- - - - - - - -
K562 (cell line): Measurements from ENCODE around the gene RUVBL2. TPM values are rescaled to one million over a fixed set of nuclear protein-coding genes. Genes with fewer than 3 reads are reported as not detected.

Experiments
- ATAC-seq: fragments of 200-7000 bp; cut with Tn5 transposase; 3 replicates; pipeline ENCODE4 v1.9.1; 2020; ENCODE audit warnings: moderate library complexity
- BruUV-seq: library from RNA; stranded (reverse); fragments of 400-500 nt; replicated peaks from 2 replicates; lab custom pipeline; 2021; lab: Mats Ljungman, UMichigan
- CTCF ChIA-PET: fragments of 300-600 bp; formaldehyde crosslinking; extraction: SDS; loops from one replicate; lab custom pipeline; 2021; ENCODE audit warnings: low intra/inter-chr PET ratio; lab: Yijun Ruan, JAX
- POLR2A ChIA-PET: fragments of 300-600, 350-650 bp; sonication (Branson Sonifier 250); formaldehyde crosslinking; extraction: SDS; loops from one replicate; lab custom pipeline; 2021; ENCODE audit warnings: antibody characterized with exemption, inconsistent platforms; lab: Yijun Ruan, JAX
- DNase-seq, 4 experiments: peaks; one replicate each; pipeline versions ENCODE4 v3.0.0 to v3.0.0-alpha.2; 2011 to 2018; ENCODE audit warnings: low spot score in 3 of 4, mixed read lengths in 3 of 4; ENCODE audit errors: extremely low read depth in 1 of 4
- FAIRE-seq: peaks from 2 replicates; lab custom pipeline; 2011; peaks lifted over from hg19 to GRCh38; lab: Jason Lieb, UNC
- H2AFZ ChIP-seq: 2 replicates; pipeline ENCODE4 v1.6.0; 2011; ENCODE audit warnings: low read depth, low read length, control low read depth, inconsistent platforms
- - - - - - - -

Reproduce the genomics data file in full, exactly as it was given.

K562 (cell line): Measurements from ENCODE around the gene RUVBL2. TPM values are rescaled to one million over a fixed set of nuclear protein-coding genes. Genes with fewer than 3 reads are reported as not detected.

Experiments
- ATAC-seq: fragments of 200-7000 bp; cut with Tn5 transposase; 3 replicates; pipeline ENCODE4 v1.9.1; 2020; ENCODE audit warnings: moderate library complexity
- BruUV-seq: library from RNA; stranded (reverse); fragments of 400-500 nt; replicated peaks from 2 replicates; lab custom pipeline; 2021; lab: Mats Ljungman, UMichigan
- CTCF ChIA-PET: fragments of 300-600 bp; formaldehyde crosslinking; extraction: SDS; loops from one replicate; lab custom pipeline; 2021; ENCODE audit warnings: low intra/inter-chr PET ratio; lab: Yijun Ruan, JAX
- POLR2A ChIA-PET: fragments of 300-600, 350-650 bp; sonication (Branson Sonifier 250); formaldehyde crosslinking; extraction: SDS; loops from one replicate; lab custom pipeline; 2021; ENCODE audit warnings: antibody characterized with exemption, inconsistent platforms; lab: Yijun Ruan, JAX
- DNase-seq, 4 experiments: peaks; one replicate each; pipeline versions ENCODE4 v3.0.0 to v3.0.0-alpha.2; 2011 to 2018; ENCODE audit warnings: low spot score in 3 of 4, mixed read lengths in 3 of 4; ENCODE audit errors: extremely low read depth in 1 of 4
- FAIRE-seq: peaks from 2 replicates; lab custom pipeline; 2011; peaks lifted over from hg19 to GRCh38; lab: Jason Lieb, UNC
- H2AFZ ChIP-seq: 2 replicates; pipeline ENCODE4 v1.6.0; 2011; ENCODE audit warnings: low read depth, low read length, control low read depth, inconsistent platforms